AMSC is not an earnings growth engine, but rather a stable income driver, with consistent revenue, EBITDA and EBIT, which supports its quarterly distributions. Adjusted net income can be lumpy at times, due to expense timing issues.
AMSC’s share count, which has been stable at around 60.6 million since at least 2017, could face an 18% dilution, if a private placement of 11.24 million shares is approved at a a shareholders’ meeting in October.
At its price per share of $3.86 on 9/15/22, AMSC has a very attractive dividend yield of 12.44%.
AMSC usually goes ex-dividend in February-March/May/August/November. schedule and pays in March/June/Sept./Dec. program. It should be ex-dividend on ~11/25/22, with a payment date ~12/6/22.
On an EBDA basis, earnings before amortization and amortization, AMSC’s dividend payout ratio has been very stable, ranging between 51.59% and 55.11% per quarter. The average payout ratio is 52.90%, which equates to a dividend coverage ratio of 1.89X.
AMSC had approximately $467.8 million of federal net operating losses carried forward in its U.S. subsidiaries as of 12/31/21, of which approximately $151.7 million is subject to certain IRS limitations. It also had ~$62.9 million in net operating losses carried forward in Norway as of 12/31/21.
Profitability and leverage:
AMSC saw a good increase in ROE in 2022, surpassing pre-pandemic levels. ROA also increased slightly. Net debt/EBITDA improved slightly, while debt/equity is a bit higher. However, EBITDA/interest coverage is currently much stronger, at 2.63X, compared to 1.81X in Q4 20.
AMSC’s debt-to-equity leverage is well below general industry averages, while its net debt-to-EBITDA leverage is above average.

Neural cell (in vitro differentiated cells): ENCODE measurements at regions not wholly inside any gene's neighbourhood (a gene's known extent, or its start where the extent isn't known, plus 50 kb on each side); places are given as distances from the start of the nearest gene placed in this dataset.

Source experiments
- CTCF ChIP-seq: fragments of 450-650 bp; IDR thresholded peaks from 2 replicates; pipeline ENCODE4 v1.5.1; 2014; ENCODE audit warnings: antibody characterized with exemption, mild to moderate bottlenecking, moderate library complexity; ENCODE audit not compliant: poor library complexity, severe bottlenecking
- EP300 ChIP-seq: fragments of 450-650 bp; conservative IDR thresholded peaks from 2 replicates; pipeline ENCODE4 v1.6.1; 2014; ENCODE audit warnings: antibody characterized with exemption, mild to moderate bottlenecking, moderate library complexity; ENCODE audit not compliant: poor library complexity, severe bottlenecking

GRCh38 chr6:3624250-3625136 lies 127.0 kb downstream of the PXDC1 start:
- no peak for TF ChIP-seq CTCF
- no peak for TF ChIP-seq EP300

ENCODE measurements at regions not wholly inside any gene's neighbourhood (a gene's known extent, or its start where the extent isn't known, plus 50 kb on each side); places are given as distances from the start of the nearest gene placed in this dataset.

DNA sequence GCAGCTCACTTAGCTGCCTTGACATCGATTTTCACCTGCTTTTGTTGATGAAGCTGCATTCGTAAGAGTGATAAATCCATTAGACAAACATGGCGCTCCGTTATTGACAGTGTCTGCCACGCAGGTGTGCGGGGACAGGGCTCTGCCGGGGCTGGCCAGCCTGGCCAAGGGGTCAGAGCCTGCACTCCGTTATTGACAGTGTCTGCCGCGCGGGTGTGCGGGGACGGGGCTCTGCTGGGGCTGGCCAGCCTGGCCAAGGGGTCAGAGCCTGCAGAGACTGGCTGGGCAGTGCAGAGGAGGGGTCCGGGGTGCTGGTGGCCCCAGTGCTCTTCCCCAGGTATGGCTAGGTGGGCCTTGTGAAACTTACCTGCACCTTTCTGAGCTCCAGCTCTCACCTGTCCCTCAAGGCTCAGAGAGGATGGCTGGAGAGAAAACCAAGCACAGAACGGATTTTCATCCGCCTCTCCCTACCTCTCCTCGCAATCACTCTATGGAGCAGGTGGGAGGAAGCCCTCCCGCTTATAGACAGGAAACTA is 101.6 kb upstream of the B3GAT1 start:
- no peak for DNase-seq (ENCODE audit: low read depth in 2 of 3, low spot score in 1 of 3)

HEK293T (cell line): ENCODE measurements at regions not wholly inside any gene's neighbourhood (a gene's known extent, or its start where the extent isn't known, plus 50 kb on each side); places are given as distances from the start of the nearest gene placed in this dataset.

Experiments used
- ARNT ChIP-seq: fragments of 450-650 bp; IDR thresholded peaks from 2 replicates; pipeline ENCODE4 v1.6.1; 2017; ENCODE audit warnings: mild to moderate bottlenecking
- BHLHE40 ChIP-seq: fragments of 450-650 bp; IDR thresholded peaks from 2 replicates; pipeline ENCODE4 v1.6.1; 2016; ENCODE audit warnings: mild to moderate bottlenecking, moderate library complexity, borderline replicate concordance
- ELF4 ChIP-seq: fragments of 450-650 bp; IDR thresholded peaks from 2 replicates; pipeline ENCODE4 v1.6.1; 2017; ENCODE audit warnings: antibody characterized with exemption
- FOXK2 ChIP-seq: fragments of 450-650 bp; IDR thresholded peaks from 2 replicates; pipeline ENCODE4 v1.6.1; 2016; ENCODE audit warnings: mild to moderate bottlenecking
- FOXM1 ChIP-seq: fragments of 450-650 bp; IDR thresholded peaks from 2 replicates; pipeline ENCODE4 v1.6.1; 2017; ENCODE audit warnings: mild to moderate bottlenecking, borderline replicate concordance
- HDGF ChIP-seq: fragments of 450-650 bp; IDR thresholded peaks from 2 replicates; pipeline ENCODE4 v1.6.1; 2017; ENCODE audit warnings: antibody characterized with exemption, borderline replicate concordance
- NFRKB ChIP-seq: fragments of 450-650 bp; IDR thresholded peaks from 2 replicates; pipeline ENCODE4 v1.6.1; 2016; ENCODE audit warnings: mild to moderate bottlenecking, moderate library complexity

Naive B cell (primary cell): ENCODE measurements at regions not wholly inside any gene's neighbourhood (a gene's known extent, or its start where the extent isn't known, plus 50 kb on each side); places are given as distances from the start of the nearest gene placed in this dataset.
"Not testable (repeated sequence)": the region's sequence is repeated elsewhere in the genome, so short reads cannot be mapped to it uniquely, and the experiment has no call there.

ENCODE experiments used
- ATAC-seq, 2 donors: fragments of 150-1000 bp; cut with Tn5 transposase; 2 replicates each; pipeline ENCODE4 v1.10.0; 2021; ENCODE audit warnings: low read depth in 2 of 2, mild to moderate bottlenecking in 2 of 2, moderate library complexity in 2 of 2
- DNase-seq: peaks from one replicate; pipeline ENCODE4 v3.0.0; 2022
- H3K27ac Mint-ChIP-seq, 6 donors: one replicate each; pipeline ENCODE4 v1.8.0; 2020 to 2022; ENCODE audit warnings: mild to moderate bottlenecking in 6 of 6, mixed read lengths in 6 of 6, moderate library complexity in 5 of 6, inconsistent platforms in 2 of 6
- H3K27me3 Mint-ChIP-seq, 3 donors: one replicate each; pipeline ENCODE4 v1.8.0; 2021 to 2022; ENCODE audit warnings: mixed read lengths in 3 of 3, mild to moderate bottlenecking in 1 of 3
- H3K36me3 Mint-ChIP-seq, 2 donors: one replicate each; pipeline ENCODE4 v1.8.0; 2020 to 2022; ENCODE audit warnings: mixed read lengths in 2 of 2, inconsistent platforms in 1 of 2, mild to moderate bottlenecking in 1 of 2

Management repaid $13.4 million of debt in the first half of 2022, reducing the debt balance by 4.5% compared to 06/30/21. AMSC was in compliance with all of its debt covenants as of June 30, 2022. All of AMSC’s debt matures in 2025.
AMSC has 2 credit facilities: a 5-year $160 million term loan/credit facility with BNP Paribas, secured by 5 vessels; and a $145 million loan over 5 years with Prudential:
While its P/Book and P/Sales are above the average values for the entire shipping industry, where ASCJF looks very undervalued is in its price/EBDA per share of 4.06X , which is well below the industry average of 15.45X.
ASCJF is also cheaper on an EV/EBITDA basis, at 8.43X, versus the 12.04X industry average. Moreover, its distribution coverage of 1.89X is higher than the industry average of 1.62X.
“As demand for clean transport has returned to pre-pandemic levels, it is the emerging trade in renewable diesel driving demand and time charter rates. AMSC currently has 5 vessels in this trade – this could increase to 7 vessels in the short term.
The renewable energy trade consists of transporting biofuels from the US Gulf to the US West Coast and is necessary for US West Coast states to meet certain carbon emissions targets. The round trip from the US Gulf to the US West Coast takes over 30 days and therefore the longest in the Jones Act, meaning additional ton-miles for the fleet.
Market (vessel) supply remains stable, with limited US shipyard capacity and rising construction costs, making it “New construction is unlikely to enter the market in the coming years.” (AMSC website) (emphasis added).
American Shipping Company ASA is a classic hidden dividend stock – with little media coverage (the most recent article on Seeking Alpha was by U.S as of Q3 2019), no Wall St. analyst coverage, and its earnings presentations/calls are also not listed on SA.
Potential stock dilution coming in early October could provide cheaper entry prices for new investors. On the earnings side, the acquisition of a new vessel in Q4 22 should offset some of the dilution effect on earnings per share and cash flow/share in Q4 22. We rate ASCJF a long-term BUY , but let’s wait after the dilution.